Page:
Circle of Friends fosters community for kids

The school and the staff pride itself on continually learning and growing

The Circle of Friends
Students at Circle of Friends Preschool learn about hibernation during a science lesson.Courtesy of Circle of Friends Preschool

When Sharon Wallenborn was hired to take the reins of Circle of Friends Preschool in 1995, she didn’t know that the school, the families and each of the children would become part of the fabric of her heart.

After Columbia Presbyterian Church purchased the school from the previous owners, Wallenborn put her creativity and love into each part of the school to make it what it is today. Now, entering its 24th year as an early childhood education center, the preschool has more than 170 students, 14 staff members and 20 different class time options.

Circle of Friends is a program that’s supported by Columbia Presbyterian Church and utilizes the church’s facilities. There is a full-size gym for gross motor play during the cold and rainy season, an outdoor play area, multiple classrooms, and two years ago, the school was able to build a shed that houses emergency preparedness items. Wallenborn said that her staff is part of what makes the school special. She and Assistant Director Debbie Johnson have worked together for the last 22 years and together, they are a well-oiled machine that complement each other.

The school has very little turnover and together, the staff has educated hundreds of children over the decades.

“We are a close-knit group that care deeply not only for one and other, but also for each little one and their families that walk through our doors,” Wallenborn said.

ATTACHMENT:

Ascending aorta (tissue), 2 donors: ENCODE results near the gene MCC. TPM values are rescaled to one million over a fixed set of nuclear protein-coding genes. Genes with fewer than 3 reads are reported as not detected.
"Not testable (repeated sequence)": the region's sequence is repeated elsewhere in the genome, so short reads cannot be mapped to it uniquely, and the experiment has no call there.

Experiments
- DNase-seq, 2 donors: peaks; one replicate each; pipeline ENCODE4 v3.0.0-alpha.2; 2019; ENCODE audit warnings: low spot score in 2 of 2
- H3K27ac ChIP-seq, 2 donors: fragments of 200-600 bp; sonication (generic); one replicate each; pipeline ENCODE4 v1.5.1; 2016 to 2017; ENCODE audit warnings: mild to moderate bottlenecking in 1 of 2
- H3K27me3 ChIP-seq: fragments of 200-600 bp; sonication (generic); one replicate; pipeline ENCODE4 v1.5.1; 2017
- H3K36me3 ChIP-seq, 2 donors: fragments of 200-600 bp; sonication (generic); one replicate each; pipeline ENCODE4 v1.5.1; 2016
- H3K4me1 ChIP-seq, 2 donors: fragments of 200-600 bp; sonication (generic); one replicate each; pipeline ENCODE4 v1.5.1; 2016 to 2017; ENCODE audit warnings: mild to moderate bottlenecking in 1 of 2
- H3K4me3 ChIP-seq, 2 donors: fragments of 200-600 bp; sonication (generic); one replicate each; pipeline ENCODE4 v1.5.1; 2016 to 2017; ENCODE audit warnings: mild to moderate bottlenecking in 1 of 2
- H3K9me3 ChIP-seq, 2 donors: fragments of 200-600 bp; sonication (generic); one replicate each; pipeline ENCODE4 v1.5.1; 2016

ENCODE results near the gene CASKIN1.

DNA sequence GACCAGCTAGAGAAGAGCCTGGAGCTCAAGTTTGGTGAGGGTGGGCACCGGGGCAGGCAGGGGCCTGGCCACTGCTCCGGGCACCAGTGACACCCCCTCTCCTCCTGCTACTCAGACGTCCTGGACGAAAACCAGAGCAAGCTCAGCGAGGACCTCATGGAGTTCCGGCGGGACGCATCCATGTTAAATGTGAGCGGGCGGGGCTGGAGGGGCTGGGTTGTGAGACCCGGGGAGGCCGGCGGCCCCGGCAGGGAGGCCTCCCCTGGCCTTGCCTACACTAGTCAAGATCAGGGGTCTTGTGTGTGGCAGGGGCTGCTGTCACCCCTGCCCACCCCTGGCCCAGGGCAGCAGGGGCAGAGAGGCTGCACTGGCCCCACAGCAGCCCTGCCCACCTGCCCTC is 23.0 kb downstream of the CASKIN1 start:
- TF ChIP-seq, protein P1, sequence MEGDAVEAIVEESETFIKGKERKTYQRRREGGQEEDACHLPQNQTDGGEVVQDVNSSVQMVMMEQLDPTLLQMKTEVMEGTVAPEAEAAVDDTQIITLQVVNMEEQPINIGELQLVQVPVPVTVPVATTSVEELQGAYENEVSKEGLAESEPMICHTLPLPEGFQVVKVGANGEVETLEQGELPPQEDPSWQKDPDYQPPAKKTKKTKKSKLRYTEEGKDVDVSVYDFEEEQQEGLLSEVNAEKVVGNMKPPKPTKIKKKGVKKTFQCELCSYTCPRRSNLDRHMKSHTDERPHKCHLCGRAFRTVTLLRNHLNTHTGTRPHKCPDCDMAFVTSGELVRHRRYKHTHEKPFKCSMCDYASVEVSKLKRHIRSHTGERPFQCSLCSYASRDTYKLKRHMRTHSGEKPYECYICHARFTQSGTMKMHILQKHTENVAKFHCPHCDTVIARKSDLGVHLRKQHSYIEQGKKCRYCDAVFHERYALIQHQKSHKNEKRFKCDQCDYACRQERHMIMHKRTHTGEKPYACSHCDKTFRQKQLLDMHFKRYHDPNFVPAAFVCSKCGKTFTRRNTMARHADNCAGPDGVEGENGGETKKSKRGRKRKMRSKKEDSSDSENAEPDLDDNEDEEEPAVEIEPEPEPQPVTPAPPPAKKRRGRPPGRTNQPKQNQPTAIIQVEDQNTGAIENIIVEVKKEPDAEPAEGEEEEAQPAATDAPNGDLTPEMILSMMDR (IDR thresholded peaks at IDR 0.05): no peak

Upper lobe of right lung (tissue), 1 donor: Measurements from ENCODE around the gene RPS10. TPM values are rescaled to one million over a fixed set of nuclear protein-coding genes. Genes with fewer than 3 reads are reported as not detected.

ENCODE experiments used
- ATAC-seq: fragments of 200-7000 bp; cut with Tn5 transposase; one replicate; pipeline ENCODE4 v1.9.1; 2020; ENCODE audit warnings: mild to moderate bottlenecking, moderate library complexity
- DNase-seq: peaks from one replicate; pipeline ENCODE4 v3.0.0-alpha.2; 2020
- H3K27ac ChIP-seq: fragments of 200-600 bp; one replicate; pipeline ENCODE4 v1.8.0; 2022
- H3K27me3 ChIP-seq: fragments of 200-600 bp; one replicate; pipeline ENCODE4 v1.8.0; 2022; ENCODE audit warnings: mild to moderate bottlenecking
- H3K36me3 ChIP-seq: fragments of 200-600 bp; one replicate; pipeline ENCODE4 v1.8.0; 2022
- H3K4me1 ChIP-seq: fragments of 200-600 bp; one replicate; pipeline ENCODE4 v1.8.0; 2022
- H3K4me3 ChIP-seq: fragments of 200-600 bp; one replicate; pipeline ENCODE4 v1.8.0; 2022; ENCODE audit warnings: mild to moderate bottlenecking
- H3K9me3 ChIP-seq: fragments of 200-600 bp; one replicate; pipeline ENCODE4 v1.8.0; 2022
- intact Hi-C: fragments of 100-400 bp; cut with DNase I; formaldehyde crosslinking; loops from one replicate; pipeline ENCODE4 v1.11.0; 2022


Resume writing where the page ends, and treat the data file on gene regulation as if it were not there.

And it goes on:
“I am blessed to have many roles at Circle of Friends,” Johnson said. “I love getting to know each child and their families. The staff is an amazing group of women, who are such a support for each other. This is such a wonderful working team environment.”

Wallenborn said that the enrichment programs are something else that makes Circle of Friends stand out.

“Parents have the opportunity to enroll their children in additional specialty classes,” Wallenborn said. “Small-business owners come to our building various days of the week to offer additional activities for the children so they don’t have to leave the building. Those options include an introduction to dance, Spanish for preschoolers and a fitness program.”

One day a week, the school focuses on teaching students about science and in January, the school rolls out “rotating units,” which are theme-based units that rotate amongst the classrooms over an eight-week period.

“Our goal has always been to offer a well-rounded early childhood experience to each little one,” Wallenborn said. “Each day encompasses exposure to all aspects of early learning and development.”

The school and the staff pride itself on continually learning and growing. Ongoing staff training each year is required and has proven to be beneficial when it comes to implementing new ideas and learning tactics. Wallenborn said that the team is always striving to evolve and serve better and with that, the team works alongside the community to give back. Each year, the school does a “needs drive” to give back to the community and help teach children the joy of giving. During this time, they collect items that are donated to local schools, homeless shelters and more.

Most of all, Circle of Friends has worked to cultivate a community of love and friendship and it’s something that has not only touched Wallenborn and her staff deeply, but the families that walk through the doors, too.

“This place is deeply imbedded in my heart,” she said.

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A lifelong resident of the Pacific Northwest, Brooke Strickland is a full time freelance writer & social media specialist that specializes in writing blogs and other website content for local and national companies. She is also the co-author of Hooked on Games, a book about technology and video game addiction.